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Re: What "type" of German did you learn?

Basically, if you came to Switzerand...

Pre 90s: Swiss German
90s - 00s: depending on immersion
Post 00s: High German
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Old 06.04.2020, 12:42
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Re: What "type" of German did you learn?

Personally I strive to be more "correct" in whatever language I'm speaking, including English, which means trying to avoid specific dialectical terminology or grammar.

On the basis that no-one's ever going to be fooled into thinking I'm a local of their locality, I might as well try to make myself more understandable for the larger number of people, rather than trying to work out which particular version to speak in any given situation.

I get it, if you live for a long while in one place with limited external contacts you're more likely to absorb the local way of doing things, and of course it's hugely important to understand the local dialect, but holding a conversation where a local is speaking their dialect and you're replying in a more standardised language works well for me.

I spent years replying to a generalised end-of-meal question which was clearly asking me if it was all good, without understanding exactly what the question was, grammatically. My answer was always " .. war sehr gut, danke", and I stuck to that even once I'd learned that the question was asked in a different tense and with a peculiar Swiss-german conraction, "...ist gut g'si?".

I understand it well enough, but it still sounds 'wrong' to me, so I will not try and emulate it, just as I wouldn't try to use Scouse, Geordie or Glaswegian dialect if I found myself in those places.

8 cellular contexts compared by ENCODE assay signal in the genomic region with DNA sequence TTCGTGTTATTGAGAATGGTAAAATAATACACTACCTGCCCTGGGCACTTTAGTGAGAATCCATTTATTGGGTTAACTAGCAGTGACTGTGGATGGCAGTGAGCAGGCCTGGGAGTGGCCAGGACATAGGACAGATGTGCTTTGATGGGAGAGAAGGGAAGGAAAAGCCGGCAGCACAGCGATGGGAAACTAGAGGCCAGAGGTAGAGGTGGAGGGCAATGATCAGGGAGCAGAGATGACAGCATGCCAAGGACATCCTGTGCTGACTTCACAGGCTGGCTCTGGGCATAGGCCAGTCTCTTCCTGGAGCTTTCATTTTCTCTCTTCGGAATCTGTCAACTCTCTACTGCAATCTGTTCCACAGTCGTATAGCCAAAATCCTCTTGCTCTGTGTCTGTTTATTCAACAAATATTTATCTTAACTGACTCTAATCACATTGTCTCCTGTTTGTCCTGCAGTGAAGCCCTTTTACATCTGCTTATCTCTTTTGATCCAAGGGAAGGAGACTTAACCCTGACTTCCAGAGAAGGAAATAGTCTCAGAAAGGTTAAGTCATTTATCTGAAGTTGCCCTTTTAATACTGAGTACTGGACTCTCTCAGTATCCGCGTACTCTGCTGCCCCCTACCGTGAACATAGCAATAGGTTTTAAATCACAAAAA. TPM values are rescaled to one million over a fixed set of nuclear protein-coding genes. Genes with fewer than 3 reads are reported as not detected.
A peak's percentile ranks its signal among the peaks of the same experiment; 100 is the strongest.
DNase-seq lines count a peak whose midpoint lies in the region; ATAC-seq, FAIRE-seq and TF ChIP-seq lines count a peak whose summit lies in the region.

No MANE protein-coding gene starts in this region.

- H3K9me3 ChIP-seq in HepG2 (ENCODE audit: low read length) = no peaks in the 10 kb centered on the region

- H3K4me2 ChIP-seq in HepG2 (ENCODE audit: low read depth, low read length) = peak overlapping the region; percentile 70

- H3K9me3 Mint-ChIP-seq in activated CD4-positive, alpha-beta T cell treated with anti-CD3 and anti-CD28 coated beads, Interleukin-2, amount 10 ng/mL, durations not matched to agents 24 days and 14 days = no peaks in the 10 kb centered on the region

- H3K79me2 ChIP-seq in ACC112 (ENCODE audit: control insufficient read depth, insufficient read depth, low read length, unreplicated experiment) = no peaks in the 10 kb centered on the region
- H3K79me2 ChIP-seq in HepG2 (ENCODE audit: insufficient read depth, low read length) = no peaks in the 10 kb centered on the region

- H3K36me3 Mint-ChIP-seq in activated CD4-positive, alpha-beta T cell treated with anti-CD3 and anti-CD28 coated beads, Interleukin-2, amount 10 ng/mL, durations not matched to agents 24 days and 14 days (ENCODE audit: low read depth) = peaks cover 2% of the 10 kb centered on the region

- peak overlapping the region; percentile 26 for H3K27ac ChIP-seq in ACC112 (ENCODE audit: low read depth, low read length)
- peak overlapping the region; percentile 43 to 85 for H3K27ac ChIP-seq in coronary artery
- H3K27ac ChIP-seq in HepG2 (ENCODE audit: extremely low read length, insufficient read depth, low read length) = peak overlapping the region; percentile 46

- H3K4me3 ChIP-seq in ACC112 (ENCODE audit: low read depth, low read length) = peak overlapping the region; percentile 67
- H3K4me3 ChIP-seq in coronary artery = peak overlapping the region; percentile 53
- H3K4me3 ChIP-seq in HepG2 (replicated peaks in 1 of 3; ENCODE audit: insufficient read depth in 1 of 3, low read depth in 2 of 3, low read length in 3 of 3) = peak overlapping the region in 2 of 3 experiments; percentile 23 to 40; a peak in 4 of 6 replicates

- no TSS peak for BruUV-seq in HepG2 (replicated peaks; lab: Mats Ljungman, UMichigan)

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  #29  
Old 07.04.2020, 12:23
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Re: What "type" of German did you learn?

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Basically, if you came to Switzerand...

Pre 90s: Swiss German
90s - 00s: depending on immersion
Post 00s: High German

care to elaborate?
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  #30  
Old 07.04.2020, 18:08
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Re: What "type" of German did you learn?

You need a role model. Ralph Krueger being interviewed in a mixture of Swiss german and swiss high german, replying in swiss high german Really important to learn both if you want to stay here long.
https://www.youtube.com/watch?v=Aa5aLEbVr-g
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  #31  
Old 07.04.2020, 18:22
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Re: What "type" of German did you learn?

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Personally I strive to be more "correct" in whatever language I'm speaking, including English, which means trying to avoid specific dialectical terminology or grammar.

On the basis that no-one's ever going to be fooled into thinking I'm a local of their locality, I might as well try to make myself more understandable for the larger number of people, rather than trying to work out which particular version to speak in any given situation.

I get it, if you live for a long while in one place with limited external contacts you're more likely to absorb the local way of doing things, and of course it's hugely important to understand the local dialect, but holding a conversation where a local is speaking their dialect and you're replying in a more standardised language works well for me.

I spent years replying to a generalised end-of-meal question which was clearly asking me if it was all good, without understanding exactly what the question was, grammatically. My answer was always " .. war sehr gut, danke", and I stuck to that even once I'd learned that the question was asked in a different tense and with a peculiar Swiss-german conraction, "...ist gut g'si?".

I understand it well enough, but it still sounds 'wrong' to me, so I will not try and emulate it, just as I wouldn't try to use Scouse, Geordie or Glaswegian dialect if I found myself in those places.